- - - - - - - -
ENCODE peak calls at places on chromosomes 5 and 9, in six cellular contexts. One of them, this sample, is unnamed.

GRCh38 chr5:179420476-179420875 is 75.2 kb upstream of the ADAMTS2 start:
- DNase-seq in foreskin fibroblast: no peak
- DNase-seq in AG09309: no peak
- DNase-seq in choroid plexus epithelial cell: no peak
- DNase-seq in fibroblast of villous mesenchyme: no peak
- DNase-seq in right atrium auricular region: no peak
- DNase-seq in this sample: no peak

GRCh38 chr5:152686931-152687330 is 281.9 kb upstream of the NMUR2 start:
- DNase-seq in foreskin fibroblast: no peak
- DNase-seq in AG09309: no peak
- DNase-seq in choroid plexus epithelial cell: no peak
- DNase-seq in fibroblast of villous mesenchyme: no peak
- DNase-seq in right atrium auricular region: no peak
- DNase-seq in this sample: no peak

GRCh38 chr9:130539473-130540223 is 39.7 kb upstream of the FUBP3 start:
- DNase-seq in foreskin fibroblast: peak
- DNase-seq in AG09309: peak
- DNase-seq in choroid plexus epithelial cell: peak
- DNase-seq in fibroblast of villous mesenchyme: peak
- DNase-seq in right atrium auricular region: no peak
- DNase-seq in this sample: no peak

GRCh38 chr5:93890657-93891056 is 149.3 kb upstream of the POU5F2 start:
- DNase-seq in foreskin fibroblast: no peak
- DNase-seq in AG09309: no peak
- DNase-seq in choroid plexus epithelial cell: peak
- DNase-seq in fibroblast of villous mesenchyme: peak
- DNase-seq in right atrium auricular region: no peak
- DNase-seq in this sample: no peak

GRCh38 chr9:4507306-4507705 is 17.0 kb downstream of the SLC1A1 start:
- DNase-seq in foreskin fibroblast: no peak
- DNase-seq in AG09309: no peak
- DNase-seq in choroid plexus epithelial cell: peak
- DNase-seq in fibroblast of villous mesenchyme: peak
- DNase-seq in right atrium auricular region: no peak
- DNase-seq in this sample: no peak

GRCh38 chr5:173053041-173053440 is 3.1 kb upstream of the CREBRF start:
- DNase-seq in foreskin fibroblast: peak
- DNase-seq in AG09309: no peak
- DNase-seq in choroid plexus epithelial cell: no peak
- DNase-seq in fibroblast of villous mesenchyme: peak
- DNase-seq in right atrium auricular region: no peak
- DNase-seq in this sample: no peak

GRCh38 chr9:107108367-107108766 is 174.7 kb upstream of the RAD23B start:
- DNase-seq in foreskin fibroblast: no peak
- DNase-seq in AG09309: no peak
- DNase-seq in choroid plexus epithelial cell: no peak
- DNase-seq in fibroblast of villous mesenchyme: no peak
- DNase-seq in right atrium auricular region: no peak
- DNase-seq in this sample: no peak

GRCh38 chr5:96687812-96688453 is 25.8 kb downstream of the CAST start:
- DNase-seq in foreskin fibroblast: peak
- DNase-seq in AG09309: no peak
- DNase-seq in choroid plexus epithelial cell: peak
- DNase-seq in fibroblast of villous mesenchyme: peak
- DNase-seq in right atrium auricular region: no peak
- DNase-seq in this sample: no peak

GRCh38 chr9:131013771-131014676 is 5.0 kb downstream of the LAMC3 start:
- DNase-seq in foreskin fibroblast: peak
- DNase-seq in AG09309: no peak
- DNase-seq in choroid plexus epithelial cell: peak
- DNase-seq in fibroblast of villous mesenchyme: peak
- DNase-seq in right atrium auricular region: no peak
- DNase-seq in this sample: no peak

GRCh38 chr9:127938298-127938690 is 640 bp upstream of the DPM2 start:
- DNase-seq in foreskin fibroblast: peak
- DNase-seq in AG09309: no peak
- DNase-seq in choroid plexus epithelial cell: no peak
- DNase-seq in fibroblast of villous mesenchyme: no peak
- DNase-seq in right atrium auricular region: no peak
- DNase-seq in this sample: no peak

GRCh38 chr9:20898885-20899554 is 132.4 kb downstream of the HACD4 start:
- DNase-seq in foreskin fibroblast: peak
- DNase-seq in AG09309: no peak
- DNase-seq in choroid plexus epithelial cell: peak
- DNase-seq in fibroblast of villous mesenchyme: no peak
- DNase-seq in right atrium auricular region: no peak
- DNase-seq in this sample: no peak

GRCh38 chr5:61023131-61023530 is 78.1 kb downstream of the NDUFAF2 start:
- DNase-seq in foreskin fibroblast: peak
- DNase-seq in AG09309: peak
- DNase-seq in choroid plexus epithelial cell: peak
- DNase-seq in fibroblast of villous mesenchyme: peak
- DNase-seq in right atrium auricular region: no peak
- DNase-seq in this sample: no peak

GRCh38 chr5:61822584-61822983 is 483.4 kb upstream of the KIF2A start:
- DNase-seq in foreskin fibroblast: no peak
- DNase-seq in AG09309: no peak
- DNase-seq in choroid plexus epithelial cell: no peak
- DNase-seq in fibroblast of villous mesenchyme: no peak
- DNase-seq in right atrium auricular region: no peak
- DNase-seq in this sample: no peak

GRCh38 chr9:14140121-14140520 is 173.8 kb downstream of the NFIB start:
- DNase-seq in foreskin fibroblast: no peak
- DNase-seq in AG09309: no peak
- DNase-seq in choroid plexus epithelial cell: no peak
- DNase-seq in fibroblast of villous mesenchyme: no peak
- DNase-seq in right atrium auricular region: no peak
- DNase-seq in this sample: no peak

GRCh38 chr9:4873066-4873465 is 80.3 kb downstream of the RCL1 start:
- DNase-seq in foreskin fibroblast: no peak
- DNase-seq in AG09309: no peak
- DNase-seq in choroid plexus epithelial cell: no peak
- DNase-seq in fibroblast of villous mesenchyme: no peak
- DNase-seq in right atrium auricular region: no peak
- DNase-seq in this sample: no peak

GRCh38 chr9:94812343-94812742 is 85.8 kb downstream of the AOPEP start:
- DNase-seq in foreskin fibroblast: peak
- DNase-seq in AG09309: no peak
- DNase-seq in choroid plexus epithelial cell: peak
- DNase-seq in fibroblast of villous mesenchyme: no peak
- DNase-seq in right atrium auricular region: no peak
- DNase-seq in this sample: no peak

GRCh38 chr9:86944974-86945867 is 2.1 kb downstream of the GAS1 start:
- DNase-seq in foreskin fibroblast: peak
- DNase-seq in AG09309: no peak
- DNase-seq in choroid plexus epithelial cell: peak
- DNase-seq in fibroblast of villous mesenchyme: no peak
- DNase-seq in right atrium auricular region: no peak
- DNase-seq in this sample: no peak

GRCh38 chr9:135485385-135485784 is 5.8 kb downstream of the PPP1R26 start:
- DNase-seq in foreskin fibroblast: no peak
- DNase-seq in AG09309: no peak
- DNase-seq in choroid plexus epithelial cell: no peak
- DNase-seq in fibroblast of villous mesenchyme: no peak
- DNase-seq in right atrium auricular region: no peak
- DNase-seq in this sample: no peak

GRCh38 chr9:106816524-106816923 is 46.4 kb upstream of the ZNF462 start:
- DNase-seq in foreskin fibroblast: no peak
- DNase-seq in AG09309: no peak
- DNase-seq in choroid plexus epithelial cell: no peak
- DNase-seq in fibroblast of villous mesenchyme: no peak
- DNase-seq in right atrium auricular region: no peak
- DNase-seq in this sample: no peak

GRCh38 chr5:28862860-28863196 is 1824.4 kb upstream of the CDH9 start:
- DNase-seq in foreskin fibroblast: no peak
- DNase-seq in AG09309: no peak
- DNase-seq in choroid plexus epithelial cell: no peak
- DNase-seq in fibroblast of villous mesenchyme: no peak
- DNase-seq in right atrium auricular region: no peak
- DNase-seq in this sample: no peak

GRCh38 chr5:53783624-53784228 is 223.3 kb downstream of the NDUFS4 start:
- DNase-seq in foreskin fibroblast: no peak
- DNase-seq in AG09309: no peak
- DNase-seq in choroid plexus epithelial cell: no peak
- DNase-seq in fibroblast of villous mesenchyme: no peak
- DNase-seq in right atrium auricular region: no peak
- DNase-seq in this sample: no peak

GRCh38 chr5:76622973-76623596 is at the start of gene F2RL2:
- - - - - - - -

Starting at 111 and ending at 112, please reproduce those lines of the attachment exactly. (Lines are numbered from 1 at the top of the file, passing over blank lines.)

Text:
- DNase-seq in fibroblast of villous mesenchyme: no peak
- DNase-seq in right atrium auricular region: no peak